My husband held his tongue during his inward eyeroll at my “one body part exposure” experiment on the nape of my neck during an hour in Texas 9 am sun. Although this is a very cool idea, I was very sunburned as a result of my test patch.
A study published online March 27 in JAMA Ophthalmology reports that facial filler injections can lead to irreversible and severe vision loss due to various types of blockages in the artery of the eye that nourishes the retina. Different degrees of occlusions are associated with the kind of filler used and patients who received autologous-fat injections were the likely to have the most severe adverse outcomes. A report published on March 6 2014 in JAMA Ophthalmology by Dr. Richard Roe from Retina-Vitreous Associates Medical Group in Los Angeles investigates permanent blindness and vision impairment in patients who had forehead injections with three different types of fillers. He tells Reuters Health by email that “given the dramatic rise in cosmetic facial filler injections over the past decade it is not surprising that we are seeing more reports of complications,” and that “these results only reinforce the fact that these cosmetic procedures are not without risk and that blindness, though likely a very small risk, should still be discussed as a possibility during the informed consent process.”
At the American Academy of Dermatology (AAD) 72nd Annual Meeting, presented March 22, 2014, clinical associate professor of psychiatry at the University of Texas Southwestern in Austin and Allergan consultant (makers of Botox), Michelle Magid, MD presented research suggesting botox (botulinum toxin) injections improved symptoms of depression, even after the forehead wrinkles returned. The researchers were encouraged by this particular finding, suggesting that the anti-depressant effect isn’t just related to the cosmetic improvement of erasing wrinkles. Skeptics point out that although the study is interesting, the results are complicated because the subjects were able to see the cosmetic improvement from the botox injections.
Dr. Magid explained to Medscape Medical News that two possible reasons exist for the improvement in depressive symptoms. “The first is that the botulinum injections made it difficult for the subjects to frown. If individuals smile more and frown less, they are likely to have better social experiences, which could lift mood. The second possibility, favored by Dr. Magid, is a biologic explanation. MRI studies have shown that when people are unable to make angry facial expressions because of botulinum injections to the glabellar region, there is less activity in the amygdala than expected. Such a connection could be mediated by the trigeminal nerve, which links the glabellar region to the brain stem and amygdala and is the control center of anxiety, trauma, and the heightened fear response. If a person can’t frown, the brain does not register a frown, and the amygdala does not get the trigger that the person is upset”. It is interesting to note that patients with depression and anxiety were affected more significantly than those with strictly melancholic depression. Read the entire article written by Jim Kling for Medscape Medical News here.
I’ve been eating blue-green algae for over 20 years and was excited to see it as an ingredient in Dr. Perricone’s anti-aging skincare line. This algae is considered controversial as a food supplement as there are toxic forms of it and some consider it “pond scum”. I can testify to it’s health benefits because I ate it when I was vegan and pregnant to increase my iron levels. It worked so well, I went from anemic to normal range in 30 days. I’m happy Dr. Perricone has given blue-green algae recognition as a superfood despite the bad rap.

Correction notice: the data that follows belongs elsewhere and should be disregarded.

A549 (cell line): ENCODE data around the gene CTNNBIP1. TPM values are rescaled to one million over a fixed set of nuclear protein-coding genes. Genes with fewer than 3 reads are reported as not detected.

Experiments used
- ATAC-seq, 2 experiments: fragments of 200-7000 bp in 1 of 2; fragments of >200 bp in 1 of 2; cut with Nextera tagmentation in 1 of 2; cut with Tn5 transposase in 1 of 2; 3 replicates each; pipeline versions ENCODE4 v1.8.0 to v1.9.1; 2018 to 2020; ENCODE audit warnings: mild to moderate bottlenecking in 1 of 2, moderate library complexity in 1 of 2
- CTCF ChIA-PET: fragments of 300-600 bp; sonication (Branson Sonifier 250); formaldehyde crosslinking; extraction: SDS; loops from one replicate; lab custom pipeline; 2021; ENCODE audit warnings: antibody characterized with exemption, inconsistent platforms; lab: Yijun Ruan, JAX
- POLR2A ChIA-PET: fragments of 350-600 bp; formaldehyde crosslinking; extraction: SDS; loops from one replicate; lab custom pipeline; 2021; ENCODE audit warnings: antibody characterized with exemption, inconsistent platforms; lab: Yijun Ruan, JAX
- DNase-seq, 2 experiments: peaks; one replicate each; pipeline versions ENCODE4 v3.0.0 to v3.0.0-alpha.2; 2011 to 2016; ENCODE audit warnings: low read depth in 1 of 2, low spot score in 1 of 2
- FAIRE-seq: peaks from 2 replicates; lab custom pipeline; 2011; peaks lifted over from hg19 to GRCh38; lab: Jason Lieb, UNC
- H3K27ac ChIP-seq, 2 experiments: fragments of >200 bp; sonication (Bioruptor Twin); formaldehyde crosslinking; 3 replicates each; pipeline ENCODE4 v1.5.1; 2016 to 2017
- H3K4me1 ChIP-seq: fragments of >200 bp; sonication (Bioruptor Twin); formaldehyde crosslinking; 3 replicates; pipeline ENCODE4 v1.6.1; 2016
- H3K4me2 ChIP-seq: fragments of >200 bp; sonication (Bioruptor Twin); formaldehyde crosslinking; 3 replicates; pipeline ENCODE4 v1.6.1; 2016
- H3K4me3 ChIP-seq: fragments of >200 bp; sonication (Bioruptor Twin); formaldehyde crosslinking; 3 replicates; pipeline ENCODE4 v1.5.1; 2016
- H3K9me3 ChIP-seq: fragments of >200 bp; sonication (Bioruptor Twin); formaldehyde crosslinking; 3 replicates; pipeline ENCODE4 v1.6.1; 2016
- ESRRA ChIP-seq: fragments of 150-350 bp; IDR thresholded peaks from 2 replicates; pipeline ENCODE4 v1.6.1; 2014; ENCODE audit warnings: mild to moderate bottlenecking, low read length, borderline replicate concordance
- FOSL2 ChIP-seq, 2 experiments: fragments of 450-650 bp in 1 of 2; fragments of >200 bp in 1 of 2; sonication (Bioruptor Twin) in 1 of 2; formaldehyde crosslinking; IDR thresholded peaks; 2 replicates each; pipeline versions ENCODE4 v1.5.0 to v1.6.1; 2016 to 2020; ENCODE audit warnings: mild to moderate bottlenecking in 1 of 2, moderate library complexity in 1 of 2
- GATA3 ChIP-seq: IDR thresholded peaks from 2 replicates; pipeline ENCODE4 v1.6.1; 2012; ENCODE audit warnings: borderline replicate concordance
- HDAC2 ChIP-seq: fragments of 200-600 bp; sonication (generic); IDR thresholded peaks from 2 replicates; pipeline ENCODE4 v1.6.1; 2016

Blue Green Algae – “The single-celled plants known as blue-green algae (BGA) are superior sources of phytonutrients, antioxidants and chlorophyll. They also possess superior antioxidant and anti-inflammatory properties. If color is present it means there are phytochemicals present, bestowing great anti-inflammatory benefits.
BGA’s are rich in essential fatty acids, such as gamma linolenic acid (GLA), and omega-6 fatty acid with many healthful properties. GLA is essential in keeping the skin soft, supple and smooth. The right fatty acids are vital to healthy skin as they are highly skin-compatible and maintain the fluidity and stability of the cell plasma membrane–the cell’s first line of defense.”
Agave has become popular to whole-foodies as a gluten-free, vegan, low glycemic index alternative to sugar. I have seen it’s profuse use in popular paleo-chef’s dessert recipes. It has even found it’s way into the mainstream grocery stores and recognized in the media as “diabetic-friendly”. While agave seems appealing as a natural and sustainable plant-based sweetener, it is 55-90% fructose. The fructose in agave is the reason for it’s low glycemic index but what also what makes it harmful. Unlike glucose, which can be metabolized by all cells with the excess stored as glycogen in the liver, fructose can only be metabolized by the liver.
The problematic products formed from fructose metabolism in the liver include triglycerides (fat), uric acid, and free radicals. Inflammation, caused by inflammatory messengers called cytokines, result from the boost of blood sugar. Cumulative inflammation and free-radicals lead to pre-mature aging of the skin and a whole lot of other problems. The liver gets over-worked from metabolizing fructose, becomes insulin resistant, and has to recruit the pancreas to produce extra insulin. Excess insulin can cause a multitude of metabolic problems leading to most deadly diseases.
Not only does fructose metabolism make you look and feel old, but it also makes you fat! The triglycerides formed during fructose metabolism are transported via the blood to adipocytes (fat cells) and stored as fat. The resulting cumulative adipose tissue secretes adipokines (a form of cytokine) which contributes to further inflammation and metabolic syndrome. Of course, everything is ok in moderation and a teaspoon here or there won’t harm you. According to Jack Norris, RD, a person should not exceed 2 tablespoons per day to avoid negative results.